The Xconomy 2010 Gadget Gift Guide
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Canon Vixia HF R100 Flash Memory Camcorder — $279 at Amazon
I got a Vixia last summer to document my drive across the country to San Francisco. While the Flip Ultra is great for casual, spur-of-the-moment shooting, Canon’s Vixia line of camcorders are aimed at the “serious amateur” videographer who’s planning more elaborate projects and wants features like full HD resolution (1080p), a 20x zoom lens, auto-focus, and more storage (on removable SD cards). The device is compact, light, rugged, and easy to operate. I initially left an unhappy review at Amazon after discovering that the video editing software that comes with the Vixia is Windows-only, but Mac owners can easily transfer and edit video files using programs like Final Cut Pro.
Accessories/add-ons: Owners of flash-memory-based camcorders can never have enough SD cards. Get your Vixia owner an 8- or 16-gigabyte SDHC card from a maker like Kingston, Sandisk, or Transcend. It should cost $12 to $40.
Vizit Digital Photo Frame — $279.99 at Amazon
If you’re thinking about giving someone a dedicated digital photo frame, consider the Vizit, made by Concord, MA-based Isabella Products. Its screen is larger (10.4 inches diagonally) with higher resolution (800×600) than most competing digital frames, and it’s a touchscreen, which means all the controls are right on the screen, rather than on some hard-to-use remote control. But its best feature is its built-in 3G cellular modem, which means it doesn’t have to be plugged into a phone line or a home network—you can send photos to the Vizit via MMS message, e-mail, or RSS feed. It can also grab photos from online photo sharing services like Photobucket and Flickr. The Vizit is more expensive than most digital frames today, especially when you add in the cost of the wireless plan—$72 to $80 per year. But the device is so much smarter than the competition that gadget lovers will appreciate the extra money you spent.
Accessories/add-ons: Optional SD cards will greatly expand the Vizit’s internal memory, which can only hold about 150 photos.
Samsung Galaxy Tab — $599.99 at Amazon
I couldn’t make a holiday gadget list without including the two hottest computing products on the market today, the Apple iPad (next on the list) and its closest competitor, the new Galaxy Tab from Samsung. I was initially skeptical about whether a 7-inch tablet—a screen size that’s about halfway between a smartphone and an iPad—would have many practical uses. But having played around with the Galaxy Tab, I now believe there’s a real role for these intermediate-sized tablets. The main advantage is that the device can easily be held in one hand and operated with the other, as you surf the Web, search maps, play games, read e-books, and the like. The Galaxy Tab’s Android operating system works surprisingly well, considering that it was designed for smartphones rather than tablets, and the device comes with at least two great features—a front-facing camera for video conferencing, and a rear-facing camera for shooting video and stills—that the iPad doesn’t have. I still think the iPad is a better overall device, and for the same money as the Galaxy Tab, you can get a 16-gigabyte Wi-Fi iPad. But the Galaxy tab is a far more credible competitor for the iPad than I expected it to be; if it had come out before the Apple device, gadget hounds would be snapping it up by the millions.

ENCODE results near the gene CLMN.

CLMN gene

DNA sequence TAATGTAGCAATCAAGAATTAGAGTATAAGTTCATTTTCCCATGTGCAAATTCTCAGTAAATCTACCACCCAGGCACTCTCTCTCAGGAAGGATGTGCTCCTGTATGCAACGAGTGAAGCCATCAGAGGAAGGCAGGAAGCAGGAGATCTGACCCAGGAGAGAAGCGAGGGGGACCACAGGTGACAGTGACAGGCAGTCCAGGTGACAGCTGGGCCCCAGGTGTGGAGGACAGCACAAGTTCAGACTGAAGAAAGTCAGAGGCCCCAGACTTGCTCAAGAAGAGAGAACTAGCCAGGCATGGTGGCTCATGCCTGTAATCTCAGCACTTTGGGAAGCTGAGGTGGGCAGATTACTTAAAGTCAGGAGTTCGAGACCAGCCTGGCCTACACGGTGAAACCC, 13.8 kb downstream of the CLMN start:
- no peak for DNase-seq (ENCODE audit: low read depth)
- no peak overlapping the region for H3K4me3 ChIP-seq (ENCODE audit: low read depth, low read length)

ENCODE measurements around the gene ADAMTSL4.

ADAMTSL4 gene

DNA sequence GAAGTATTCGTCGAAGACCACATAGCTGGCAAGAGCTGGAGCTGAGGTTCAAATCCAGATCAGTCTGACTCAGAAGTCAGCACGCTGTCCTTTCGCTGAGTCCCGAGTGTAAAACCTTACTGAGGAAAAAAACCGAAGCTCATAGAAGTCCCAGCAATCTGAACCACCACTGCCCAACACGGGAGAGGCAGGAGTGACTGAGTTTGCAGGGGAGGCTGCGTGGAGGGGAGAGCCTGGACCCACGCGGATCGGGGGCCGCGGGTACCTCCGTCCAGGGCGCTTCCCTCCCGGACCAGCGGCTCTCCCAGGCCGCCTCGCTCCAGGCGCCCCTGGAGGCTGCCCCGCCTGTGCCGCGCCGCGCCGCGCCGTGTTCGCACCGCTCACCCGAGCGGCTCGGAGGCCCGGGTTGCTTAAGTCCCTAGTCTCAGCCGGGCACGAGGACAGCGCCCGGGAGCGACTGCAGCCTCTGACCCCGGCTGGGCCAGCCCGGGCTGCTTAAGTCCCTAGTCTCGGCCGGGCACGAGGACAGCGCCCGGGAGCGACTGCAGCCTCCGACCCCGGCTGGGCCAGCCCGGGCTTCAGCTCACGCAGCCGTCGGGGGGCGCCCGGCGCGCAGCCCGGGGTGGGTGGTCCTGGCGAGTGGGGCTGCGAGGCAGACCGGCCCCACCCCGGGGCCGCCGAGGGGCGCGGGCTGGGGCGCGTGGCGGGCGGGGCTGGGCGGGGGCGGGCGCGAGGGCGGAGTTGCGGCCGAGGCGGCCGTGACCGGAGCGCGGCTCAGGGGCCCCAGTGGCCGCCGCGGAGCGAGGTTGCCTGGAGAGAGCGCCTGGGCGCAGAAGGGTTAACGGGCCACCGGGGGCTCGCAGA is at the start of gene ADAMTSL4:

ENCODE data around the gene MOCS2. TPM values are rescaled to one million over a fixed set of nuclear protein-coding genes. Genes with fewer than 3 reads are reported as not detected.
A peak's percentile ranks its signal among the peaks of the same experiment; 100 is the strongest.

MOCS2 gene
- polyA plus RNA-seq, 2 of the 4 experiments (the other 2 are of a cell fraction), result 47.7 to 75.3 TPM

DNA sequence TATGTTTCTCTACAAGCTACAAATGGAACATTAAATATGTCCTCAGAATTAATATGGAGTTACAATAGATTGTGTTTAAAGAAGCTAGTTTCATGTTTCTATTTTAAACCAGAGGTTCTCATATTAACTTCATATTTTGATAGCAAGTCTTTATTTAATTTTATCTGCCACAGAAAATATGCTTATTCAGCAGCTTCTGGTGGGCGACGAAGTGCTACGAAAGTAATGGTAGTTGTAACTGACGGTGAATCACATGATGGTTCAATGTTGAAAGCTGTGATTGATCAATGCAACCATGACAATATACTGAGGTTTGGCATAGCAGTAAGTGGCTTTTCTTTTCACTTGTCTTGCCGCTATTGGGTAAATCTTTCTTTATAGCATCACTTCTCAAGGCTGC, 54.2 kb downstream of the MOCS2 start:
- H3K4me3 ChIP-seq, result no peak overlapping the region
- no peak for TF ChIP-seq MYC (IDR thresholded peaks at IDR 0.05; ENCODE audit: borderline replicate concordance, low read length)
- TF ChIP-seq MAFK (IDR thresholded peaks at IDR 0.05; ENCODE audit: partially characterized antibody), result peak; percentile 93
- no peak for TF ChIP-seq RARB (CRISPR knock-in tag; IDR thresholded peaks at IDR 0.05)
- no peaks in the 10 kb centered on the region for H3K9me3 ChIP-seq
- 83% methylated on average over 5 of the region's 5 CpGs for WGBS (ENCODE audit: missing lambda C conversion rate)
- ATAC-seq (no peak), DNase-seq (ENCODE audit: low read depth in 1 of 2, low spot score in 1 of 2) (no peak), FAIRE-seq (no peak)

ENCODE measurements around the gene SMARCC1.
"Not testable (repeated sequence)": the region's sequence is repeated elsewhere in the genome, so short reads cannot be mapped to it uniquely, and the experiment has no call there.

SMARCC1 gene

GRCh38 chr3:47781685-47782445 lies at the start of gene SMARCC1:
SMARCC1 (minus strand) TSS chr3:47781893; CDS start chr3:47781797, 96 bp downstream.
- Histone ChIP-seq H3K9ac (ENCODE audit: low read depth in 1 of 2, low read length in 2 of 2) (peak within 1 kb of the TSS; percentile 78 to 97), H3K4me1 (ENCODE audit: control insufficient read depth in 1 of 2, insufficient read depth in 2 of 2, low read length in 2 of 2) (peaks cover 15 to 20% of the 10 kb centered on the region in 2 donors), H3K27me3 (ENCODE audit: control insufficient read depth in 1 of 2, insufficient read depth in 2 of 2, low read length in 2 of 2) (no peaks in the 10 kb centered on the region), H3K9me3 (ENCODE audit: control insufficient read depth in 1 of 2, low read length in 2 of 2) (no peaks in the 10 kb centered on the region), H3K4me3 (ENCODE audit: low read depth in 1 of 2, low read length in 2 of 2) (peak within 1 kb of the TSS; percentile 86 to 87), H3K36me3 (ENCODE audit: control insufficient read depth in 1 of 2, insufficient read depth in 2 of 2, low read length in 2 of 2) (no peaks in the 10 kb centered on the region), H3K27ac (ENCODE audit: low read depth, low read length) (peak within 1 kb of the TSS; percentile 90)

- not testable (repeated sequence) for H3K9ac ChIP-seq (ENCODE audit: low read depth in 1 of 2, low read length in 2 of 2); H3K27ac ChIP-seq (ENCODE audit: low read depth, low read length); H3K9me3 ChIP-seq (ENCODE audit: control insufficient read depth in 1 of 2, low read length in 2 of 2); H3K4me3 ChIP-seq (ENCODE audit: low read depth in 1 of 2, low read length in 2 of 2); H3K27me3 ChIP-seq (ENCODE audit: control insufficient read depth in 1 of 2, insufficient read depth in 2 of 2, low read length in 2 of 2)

Accessories/add-ons: Most Galaxy Tab owners will want a protective case of some kind, and there’s already a wide selection. Some act as stands, and others have lots of pockets and look like old-fashioned File-o-faxes. Search Amazon; products range from $18 to $60.
Apple iPad — $499 to $829 at Apple.com or Apple Stores
Needless to say, the Galaxy Tab and the iPad are only for gift-givers who are feeling extremely generous, given price tags that put them in the same range with netbooks and low-end laptops. But I expect that Apple, which has already sold more than 7.5 million iPads since the device’s April debut, will sell a couple million more this month, its first holiday season on the market. I won’t drone on about the iPad’s merits—I did that in my April product review. Suffice it to say that the iPad is a magical, portable window on almost any type of media you can think of, from photos and maps to TV shows, movies, games, books, and productivity apps. I’m hoping that the next version of the iPad will include front- and rear-facing cameras, which would make it into a media creation tool rather than simply a media consumption tool. Still, it’s a game-changing invention that no serious gadget lover will want to be without.
Accessories/add-ons: As with the Apple TV, the most useful add-on gift for an iPad owner would be an iTunes gift card, the better to scarf up more content.